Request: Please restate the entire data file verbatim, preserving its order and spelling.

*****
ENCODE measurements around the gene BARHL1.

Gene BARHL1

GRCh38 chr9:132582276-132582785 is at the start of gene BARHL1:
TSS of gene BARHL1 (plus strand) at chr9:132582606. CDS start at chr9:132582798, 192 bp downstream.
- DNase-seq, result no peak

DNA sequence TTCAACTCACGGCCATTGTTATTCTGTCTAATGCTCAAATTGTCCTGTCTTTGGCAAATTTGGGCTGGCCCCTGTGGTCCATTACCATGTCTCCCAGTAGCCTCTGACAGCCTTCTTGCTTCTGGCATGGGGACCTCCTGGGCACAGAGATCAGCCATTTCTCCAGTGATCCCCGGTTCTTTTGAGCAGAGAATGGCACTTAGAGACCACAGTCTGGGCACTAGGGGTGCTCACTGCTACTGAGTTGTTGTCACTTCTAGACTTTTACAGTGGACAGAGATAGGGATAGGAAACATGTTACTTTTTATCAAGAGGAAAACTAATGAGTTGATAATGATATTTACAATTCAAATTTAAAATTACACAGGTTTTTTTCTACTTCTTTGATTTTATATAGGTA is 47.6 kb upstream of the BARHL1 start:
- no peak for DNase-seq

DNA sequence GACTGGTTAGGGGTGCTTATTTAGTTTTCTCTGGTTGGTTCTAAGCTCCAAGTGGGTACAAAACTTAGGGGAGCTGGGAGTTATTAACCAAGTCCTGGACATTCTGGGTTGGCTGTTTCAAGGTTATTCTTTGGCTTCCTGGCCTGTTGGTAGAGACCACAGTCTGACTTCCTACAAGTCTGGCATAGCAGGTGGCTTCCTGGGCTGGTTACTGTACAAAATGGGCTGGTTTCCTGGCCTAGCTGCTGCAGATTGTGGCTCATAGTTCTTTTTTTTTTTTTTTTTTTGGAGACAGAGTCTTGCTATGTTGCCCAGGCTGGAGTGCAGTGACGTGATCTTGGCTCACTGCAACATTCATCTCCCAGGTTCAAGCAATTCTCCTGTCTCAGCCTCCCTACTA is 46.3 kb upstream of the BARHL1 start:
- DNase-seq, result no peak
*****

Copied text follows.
ENCODE measurements around the gene BARHL1.

Gene BARHL1

GRCh38 chr9:132582276-132582785 is at the start of gene BARHL1:
TSS of gene BARHL1 (plus strand) at chr9:132582606. CDS start at chr9:132582798, 192 bp downstream.
- DNase-seq, result no peak

DNA sequence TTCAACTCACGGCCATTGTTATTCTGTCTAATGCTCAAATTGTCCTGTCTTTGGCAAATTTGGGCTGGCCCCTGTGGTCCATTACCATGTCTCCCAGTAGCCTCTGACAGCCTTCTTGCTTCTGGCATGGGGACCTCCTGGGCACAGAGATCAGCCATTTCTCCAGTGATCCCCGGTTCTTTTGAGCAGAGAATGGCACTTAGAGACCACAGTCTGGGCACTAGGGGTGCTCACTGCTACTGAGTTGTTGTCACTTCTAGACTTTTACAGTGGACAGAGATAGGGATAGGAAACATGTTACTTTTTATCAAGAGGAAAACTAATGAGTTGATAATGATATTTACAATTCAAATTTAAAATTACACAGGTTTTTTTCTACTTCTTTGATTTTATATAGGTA is 47.6 kb upstream of the BARHL1 start:
- no peak for DNase-seq

DNA sequence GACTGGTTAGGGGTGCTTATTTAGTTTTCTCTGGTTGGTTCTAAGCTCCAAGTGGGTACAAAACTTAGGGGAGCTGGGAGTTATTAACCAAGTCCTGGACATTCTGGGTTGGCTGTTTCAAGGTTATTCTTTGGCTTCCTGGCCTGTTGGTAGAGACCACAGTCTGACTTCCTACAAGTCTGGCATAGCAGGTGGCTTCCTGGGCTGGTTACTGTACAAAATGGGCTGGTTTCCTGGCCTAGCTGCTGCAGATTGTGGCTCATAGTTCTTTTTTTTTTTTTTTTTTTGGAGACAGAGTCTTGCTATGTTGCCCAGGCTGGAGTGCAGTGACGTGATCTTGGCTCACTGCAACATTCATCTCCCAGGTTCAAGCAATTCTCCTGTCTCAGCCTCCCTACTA is 46.3 kb upstream of the BARHL1 start:
- DNase-seq, result no peak